Bounce rate. This metric divides the number of single-page website visits by the total number of website visits. Put another way, the bounce rate compares the number of website visits that involve looking at only one page to the number of visits that involve looking at several pages. People who visit several pages may be further along the sales funnel than other potential customers.
Session duration. This KPI details how much time the average visitor spends on your website during a visit. You may also encounter the metric average session duration, which divides the total session duration across all website visits by the total number of visits in question. Often, the more time people spend on your website, the better your website is at converting visitors.
Pages per visit. This KPI indicates how many of your webpages – product listings, FAQs and more – a visitor clicks on during a session. If you notice that someone has visited several product pages during their visit, you may be able to engage that person via ad retargeting
Events. This is a broader KPI category. It can include clicks on social media links, video plays, content downloads, newsletter subscriptions, submissions of contact forms and more. If these events occur with greater frequency, you can assume that your website is adequately converting visitors.
- Cost per acquisition. This KPI determines the amount of money your company has spent per conversion. It tells you how much money, on average, you have spent to acquire a new customer. It is arguably the KPI most strongly correlated with ROI and ROAS.
Key takeaway: The most important conversion KPIs are number of conversions, conversion rate, bounce rate, session duration, pages per visit, events and cost per acquisition.
How is conversion rate calculated?
To best maximize your ROI, it’s important not to conflate number of conversions and conversion rate. It’s also important to realize that a marketing campaign can have several conversion rates, which are usually easy to calculate.
For example, if your primary conversion of concern is a user clicking a certain link, then your conversion rate is the number of clicks on that link divided by the number of people presented with the link. If you want to determine the conversion rate of the main call-to-action link in your newsletter, divide the number of clicks by the number of people who opened the email.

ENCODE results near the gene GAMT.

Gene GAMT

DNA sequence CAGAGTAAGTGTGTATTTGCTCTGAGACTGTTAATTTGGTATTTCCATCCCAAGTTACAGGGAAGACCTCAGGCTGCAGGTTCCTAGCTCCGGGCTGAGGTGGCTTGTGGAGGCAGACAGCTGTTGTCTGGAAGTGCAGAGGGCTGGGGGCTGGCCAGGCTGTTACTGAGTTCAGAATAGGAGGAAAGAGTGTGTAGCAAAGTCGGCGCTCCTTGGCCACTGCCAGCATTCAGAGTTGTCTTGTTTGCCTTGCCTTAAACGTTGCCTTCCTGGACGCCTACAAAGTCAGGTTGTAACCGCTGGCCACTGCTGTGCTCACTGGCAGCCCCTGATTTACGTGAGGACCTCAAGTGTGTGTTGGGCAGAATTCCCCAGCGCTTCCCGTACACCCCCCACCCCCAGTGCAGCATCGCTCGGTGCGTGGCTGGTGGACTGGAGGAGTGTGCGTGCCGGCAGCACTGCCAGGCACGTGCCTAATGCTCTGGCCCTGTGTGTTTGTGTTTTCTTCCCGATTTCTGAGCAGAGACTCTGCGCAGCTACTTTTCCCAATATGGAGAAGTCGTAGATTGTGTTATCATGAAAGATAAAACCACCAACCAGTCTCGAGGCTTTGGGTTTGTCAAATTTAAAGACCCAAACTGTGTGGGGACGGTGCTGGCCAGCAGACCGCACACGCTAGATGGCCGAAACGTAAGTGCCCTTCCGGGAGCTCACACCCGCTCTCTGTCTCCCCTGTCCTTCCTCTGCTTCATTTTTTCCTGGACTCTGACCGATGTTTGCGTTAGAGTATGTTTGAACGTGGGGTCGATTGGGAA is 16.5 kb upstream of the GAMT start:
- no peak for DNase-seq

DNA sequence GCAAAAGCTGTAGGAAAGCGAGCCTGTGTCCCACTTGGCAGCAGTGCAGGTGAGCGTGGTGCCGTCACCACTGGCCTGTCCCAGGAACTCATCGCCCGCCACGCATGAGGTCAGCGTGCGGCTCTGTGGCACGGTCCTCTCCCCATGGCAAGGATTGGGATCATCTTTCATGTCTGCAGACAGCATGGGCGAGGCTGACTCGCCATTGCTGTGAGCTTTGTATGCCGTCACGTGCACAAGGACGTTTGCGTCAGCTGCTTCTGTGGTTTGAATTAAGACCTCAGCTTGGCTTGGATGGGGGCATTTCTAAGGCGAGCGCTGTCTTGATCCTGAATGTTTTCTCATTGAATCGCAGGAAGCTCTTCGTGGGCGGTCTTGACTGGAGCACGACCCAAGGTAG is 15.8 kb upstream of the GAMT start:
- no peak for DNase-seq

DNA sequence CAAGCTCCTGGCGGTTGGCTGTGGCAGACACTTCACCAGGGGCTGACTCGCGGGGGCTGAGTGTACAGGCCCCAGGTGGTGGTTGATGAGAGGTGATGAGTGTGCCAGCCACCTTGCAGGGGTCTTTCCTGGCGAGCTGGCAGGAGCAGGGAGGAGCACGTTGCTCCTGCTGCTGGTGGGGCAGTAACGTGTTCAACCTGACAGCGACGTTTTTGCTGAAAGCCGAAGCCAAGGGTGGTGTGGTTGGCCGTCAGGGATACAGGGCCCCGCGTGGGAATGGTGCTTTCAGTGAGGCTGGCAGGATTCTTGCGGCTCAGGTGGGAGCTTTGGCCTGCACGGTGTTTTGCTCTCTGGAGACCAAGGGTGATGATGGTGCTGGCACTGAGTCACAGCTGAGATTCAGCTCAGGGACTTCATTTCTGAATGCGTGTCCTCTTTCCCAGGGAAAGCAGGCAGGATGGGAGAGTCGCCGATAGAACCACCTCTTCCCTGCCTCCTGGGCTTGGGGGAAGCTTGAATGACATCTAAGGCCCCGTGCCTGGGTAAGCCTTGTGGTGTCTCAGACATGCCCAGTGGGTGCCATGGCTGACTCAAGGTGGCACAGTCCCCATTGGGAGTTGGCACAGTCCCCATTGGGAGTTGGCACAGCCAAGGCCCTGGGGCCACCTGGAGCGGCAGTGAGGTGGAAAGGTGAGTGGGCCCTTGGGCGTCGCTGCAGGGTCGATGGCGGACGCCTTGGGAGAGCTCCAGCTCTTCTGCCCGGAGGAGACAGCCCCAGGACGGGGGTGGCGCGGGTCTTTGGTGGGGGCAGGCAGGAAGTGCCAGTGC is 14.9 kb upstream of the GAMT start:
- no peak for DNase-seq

Likewise, you can calculate conversion rates for cart additions, purchases or virtually any other metric. Your conversion rate for cart additions would be the number of people who add an item to a cart divided by the number of people who view the product listing on your website. Your conversion rate for purchases could be the number of people who buy the items in their carts versus the total number of people who add items to carts, or it could be the number of purchases divided by the number of product listing visits.
No matter the KPI for which you’re calculating your conversion rate, you can retarget people who have come close to your conversion goal but not quite gotten there. Abandoned shopping cart emails are perhaps the best example: send an automated email to users who have placed items in their cart but failed to complete the checkout process. That’s conversion-based retargeting. That email attempts to achieve the desired conversion from cart addition to purchase. After calculating conversion rates, act to improve them.
Key takeaway: Calculate your conversion rate by dividing the action of concern by the total number of people who had the opportunity to take the action, whether they took it or not.
How do you set up conversion tracking?
Often, setting up conversion tracking entails combining two or more advertising and analytics platforms that give you all the desired information. Perhaps the most commonly used conversion tracking tools are Google Analytics and Google Ads, which you can connect to your marketing efforts for thorough tracking of all desired metrics. You should also keep the following in mind when setting up your conversion tracking:
Coding requirements. Often, conversion tracking tools require you to add code to your website. Know what’s needed and figure out how to implement any required code before setting up your conversion tracking.
Company goals. Prioritize monitoring and provide metrics that pertain to your goals, whether that’s increasing sales, website visits or something else.
Conversion flow. Not all sales are made during the first interaction. A customer might visit your website, follow you on social media to learn what you’re all about and then see a post days later that compels them to make a purchase. Plot out several scenarios, and plan to collect metrics pertinent to these flows.
- Next steps. How will you use your conversion data once you have it? If your goal is to drive sales on a certain product, boost your social media following or make your website more user-friendly, know that ahead of time. With firm next steps in mind, you can best set up your conversion tracking system to help you achieve your goals.
Key takeaway: Use advertising and analytics platforms to set up conversion tracking, and as you do so, consider any relevant coding requirements, company goals, conversion flows and next steps.